California juveniles sentenced to life in prison might be freed
The bill’s sponsor, State Sen. Leland Yee, said this is not a “get-out-of-jail-free card,” but could provide a second chance to inmates who show remorse for crimes they committed in their youth. Instead of serving life in prison, they could petition for a court hearing, potentially lowering their sentence to as little as 25 years.
“It is an incredibly modest proposal that respects victims, international law and the fact that children have a greater capacity for rehabilitation than adults,” said Yee, who is also a child psychologist.
The Fair Sentencing for Youth Act has drawn support from religious leaders (including the California Catholic Bishops), child advocates, mental health professionals, law enforcement officers and civil rights groups.
“The passage of SB 9 speaks volumes for who we are as a society – that we believe kids deserve a second chance,” said Yee. “The neuroscience is clear – brain maturation continues well through adolescence and thus impulse control, planning and critical thinking skills are not yet fully developed. SB 9 reflects that science and provides the opportunity for compassion and rehabilitation that we should exercise with minors.”
The legislation would allow prisoners who committed crimes as juveniles to have their cases reviewed after 15 years – thereby allowing them to go before a judge while in their 30’s.
The new law would particularly affect the more than 300 offenders who are on death row in California for crimes they committed as adolescents. The US is the only country where juveniles can be sentenced to life without parole.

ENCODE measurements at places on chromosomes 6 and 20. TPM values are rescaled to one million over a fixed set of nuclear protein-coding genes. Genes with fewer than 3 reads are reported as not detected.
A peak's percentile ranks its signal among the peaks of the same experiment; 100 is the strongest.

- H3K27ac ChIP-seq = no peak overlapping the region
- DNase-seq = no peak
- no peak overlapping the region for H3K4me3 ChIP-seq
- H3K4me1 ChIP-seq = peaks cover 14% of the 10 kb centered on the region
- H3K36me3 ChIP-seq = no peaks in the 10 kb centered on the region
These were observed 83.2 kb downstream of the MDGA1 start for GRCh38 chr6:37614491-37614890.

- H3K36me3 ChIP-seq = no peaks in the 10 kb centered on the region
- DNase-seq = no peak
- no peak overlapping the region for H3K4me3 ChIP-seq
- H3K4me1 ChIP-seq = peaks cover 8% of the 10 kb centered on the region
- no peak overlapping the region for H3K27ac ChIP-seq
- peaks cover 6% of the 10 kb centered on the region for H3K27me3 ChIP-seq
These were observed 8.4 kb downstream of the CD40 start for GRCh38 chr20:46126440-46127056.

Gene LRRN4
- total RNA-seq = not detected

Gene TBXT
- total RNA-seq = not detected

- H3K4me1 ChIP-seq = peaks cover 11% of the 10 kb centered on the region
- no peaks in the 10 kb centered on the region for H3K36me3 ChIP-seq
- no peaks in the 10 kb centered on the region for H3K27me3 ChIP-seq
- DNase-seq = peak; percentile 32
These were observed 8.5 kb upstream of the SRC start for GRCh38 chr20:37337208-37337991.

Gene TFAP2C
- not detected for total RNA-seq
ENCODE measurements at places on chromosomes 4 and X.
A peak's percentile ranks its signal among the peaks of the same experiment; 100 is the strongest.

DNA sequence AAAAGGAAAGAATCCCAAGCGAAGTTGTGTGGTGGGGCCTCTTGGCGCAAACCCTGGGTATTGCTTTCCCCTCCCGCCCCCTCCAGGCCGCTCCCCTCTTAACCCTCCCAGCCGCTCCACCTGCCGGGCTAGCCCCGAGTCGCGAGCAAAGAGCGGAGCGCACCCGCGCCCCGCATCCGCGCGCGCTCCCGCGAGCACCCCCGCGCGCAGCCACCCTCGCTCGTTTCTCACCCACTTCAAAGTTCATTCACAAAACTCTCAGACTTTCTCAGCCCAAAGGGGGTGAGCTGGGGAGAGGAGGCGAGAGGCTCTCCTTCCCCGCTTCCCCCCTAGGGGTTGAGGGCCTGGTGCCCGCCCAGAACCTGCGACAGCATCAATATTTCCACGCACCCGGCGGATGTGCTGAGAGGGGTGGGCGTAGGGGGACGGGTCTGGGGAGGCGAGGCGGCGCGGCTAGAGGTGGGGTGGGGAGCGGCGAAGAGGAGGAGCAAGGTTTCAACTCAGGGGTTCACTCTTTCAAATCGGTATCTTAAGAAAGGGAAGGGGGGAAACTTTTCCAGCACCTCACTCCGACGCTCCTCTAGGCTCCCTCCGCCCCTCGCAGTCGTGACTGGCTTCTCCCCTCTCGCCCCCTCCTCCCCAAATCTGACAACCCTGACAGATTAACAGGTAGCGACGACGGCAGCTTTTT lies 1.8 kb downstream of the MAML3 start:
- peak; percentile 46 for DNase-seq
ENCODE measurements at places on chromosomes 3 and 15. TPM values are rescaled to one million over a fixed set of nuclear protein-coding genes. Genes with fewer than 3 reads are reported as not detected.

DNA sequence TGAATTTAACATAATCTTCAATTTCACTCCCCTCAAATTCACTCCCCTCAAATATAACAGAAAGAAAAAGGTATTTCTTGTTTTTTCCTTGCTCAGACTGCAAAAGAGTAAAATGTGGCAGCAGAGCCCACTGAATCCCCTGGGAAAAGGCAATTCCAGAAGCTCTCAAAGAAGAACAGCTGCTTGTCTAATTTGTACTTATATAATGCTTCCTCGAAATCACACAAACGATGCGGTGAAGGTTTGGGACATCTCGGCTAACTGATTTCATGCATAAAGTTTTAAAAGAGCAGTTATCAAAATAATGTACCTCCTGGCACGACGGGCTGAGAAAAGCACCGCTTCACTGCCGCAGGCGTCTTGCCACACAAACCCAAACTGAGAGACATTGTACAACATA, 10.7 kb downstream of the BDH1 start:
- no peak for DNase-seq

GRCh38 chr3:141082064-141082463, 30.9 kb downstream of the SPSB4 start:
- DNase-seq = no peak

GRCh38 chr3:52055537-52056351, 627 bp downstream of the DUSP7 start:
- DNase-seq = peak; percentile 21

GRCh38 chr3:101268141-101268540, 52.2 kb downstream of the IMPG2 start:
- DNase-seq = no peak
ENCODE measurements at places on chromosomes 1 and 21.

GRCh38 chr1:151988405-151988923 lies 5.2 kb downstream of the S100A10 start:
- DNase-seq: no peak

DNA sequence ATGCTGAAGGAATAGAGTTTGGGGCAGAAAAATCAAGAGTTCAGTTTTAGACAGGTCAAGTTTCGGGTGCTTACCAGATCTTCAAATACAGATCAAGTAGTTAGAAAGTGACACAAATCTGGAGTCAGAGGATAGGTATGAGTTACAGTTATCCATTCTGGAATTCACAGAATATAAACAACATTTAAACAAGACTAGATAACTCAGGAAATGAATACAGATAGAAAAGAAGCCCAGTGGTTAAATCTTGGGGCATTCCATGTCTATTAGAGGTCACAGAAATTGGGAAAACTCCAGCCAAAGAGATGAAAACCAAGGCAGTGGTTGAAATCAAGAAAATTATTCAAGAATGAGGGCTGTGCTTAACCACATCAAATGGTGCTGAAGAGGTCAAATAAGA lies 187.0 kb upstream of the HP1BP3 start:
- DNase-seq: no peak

A website advocating the bill’s passage, fairsentencingforyouth.org, makes claims that life without parole sentences for youth don’t reduce crime, while ignoring young people’s unique ability to change. According to the site, 81 percent of West Coast residents “believe that youth are redeemable and should not spend the rest of their lives in prison.” Among these are the California Catholic Bishops, who believe in rehabilitation and restoration.
In the US, 59 percent of juveniles receiving a sentence of life without parole are first-time offenders. Many of them committed crimes while under the age of 14. Human Rights Watch estimates that 45 percent of juveniles with this sentencing are serving life for murder, but were not the ones to actually commit the murder – and were often in the company of an adult.
The bill comes after the California Supreme Court ruled in People v. Caballero that sentencing juveniles to life without parole is “cruel and unusual.” In August, the Court concluded that “juveniles tried as adults may no longer receive ‘de facto’ life sentences – that is, sentences that are so long they exceed the young person’s life expectancy.”
Gov. Brown’s must choose to either sign or veto the bill by September 30.